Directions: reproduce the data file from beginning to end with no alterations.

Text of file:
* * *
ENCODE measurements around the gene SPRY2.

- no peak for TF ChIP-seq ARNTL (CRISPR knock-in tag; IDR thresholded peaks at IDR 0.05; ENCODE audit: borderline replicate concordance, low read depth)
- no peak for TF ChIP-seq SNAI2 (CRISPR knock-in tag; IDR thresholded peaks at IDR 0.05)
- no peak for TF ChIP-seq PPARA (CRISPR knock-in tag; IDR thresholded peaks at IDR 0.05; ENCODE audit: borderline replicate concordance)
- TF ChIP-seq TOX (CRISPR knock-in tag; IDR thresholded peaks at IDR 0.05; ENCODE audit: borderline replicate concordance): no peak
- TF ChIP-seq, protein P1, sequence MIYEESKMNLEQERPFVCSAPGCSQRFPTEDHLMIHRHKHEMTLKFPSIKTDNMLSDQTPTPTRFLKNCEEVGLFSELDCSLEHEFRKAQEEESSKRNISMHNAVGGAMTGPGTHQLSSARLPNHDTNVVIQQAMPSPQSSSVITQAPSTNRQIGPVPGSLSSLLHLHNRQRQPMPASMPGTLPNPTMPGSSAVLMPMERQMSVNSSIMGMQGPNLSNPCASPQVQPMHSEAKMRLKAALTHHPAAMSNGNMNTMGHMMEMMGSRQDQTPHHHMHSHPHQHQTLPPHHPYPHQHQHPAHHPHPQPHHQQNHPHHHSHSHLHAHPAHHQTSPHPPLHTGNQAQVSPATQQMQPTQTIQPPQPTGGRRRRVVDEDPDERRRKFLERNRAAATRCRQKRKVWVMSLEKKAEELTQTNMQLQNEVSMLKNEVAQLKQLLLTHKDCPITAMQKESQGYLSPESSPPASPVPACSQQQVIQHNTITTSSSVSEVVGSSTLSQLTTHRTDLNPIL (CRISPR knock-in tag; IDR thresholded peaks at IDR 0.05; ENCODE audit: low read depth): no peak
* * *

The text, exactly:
ENCODE measurements around the gene SPRY2.

- no peak for TF ChIP-seq ARNTL (CRISPR knock-in tag; IDR thresholded peaks at IDR 0.05; ENCODE audit: borderline replicate concordance, low read depth)
- no peak for TF ChIP-seq SNAI2 (CRISPR knock-in tag; IDR thresholded peaks at IDR 0.05)
- no peak for TF ChIP-seq PPARA (CRISPR knock-in tag; IDR thresholded peaks at IDR 0.05; ENCODE audit: borderline replicate concordance)
- TF ChIP-seq TOX (CRISPR knock-in tag; IDR thresholded peaks at IDR 0.05; ENCODE audit: borderline replicate concordance): no peak
- TF ChIP-seq, protein P1, sequence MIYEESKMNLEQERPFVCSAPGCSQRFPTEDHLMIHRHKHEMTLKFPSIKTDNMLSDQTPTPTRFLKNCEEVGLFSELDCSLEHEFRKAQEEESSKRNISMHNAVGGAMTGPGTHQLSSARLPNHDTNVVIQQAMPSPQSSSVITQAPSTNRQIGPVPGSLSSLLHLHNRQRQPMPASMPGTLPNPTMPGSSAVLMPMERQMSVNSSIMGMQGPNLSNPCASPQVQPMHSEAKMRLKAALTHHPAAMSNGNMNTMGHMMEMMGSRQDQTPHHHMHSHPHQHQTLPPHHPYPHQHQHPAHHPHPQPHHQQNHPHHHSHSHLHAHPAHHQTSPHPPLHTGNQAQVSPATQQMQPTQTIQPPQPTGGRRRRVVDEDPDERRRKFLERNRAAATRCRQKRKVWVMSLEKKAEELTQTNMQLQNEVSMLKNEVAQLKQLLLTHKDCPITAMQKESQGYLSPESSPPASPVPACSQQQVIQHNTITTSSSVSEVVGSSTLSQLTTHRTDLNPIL (CRISPR knock-in tag; IDR thresholded peaks at IDR 0.05; ENCODE audit: low read depth): no peak